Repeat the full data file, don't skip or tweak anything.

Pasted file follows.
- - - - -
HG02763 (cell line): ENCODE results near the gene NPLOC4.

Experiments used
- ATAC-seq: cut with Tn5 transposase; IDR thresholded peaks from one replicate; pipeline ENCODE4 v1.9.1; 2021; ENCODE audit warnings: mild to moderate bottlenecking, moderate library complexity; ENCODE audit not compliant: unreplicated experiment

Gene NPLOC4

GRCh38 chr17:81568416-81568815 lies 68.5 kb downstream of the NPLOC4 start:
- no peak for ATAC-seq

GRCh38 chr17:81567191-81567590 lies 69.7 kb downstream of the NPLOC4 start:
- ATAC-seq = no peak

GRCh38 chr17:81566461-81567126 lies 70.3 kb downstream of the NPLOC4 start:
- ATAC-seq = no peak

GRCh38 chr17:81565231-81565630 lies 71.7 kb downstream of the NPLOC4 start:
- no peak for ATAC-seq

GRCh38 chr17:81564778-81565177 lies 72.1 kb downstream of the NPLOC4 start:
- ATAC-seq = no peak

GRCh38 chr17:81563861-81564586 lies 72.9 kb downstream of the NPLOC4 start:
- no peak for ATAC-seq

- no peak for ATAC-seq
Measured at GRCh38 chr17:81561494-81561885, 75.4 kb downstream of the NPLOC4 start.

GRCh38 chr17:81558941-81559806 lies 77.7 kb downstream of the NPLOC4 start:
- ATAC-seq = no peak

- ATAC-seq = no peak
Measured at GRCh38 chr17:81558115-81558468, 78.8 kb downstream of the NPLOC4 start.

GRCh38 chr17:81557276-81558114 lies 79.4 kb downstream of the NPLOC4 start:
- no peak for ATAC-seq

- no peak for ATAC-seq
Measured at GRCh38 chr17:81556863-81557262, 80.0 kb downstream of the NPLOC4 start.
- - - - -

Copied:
HG02763 (cell line): ENCODE results near the gene NPLOC4.

Experiments used
- ATAC-seq: cut with Tn5 transposase; IDR thresholded peaks from one replicate; pipeline ENCODE4 v1.9.1; 2021; ENCODE audit warnings: mild to moderate bottlenecking, moderate library complexity; ENCODE audit not compliant: unreplicated experiment

Gene NPLOC4

GRCh38 chr17:81568416-81568815 lies 68.5 kb downstream of the NPLOC4 start:
- no peak for ATAC-seq

GRCh38 chr17:81567191-81567590 lies 69.7 kb downstream of the NPLOC4 start:
- ATAC-seq = no peak

GRCh38 chr17:81566461-81567126 lies 70.3 kb downstream of the NPLOC4 start:
- ATAC-seq = no peak

GRCh38 chr17:81565231-81565630 lies 71.7 kb downstream of the NPLOC4 start:
- no peak for ATAC-seq

GRCh38 chr17:81564778-81565177 lies 72.1 kb downstream of the NPLOC4 start:
- ATAC-seq = no peak

GRCh38 chr17:81563861-81564586 lies 72.9 kb downstream of the NPLOC4 start:
- no peak for ATAC-seq

- no peak for ATAC-seq
Measured at GRCh38 chr17:81561494-81561885, 75.4 kb downstream of the NPLOC4 start.

GRCh38 chr17:81558941-81559806 lies 77.7 kb downstream of the NPLOC4 start:
- ATAC-seq = no peak

- ATAC-seq = no peak
Measured at GRCh38 chr17:81558115-81558468, 78.8 kb downstream of the NPLOC4 start.

GRCh38 chr17:81557276-81558114 lies 79.4 kb downstream of the NPLOC4 start:
- no peak for ATAC-seq

- no peak for ATAC-seq
Measured at GRCh38 chr17:81556863-81557262, 80.0 kb downstream of the NPLOC4 start.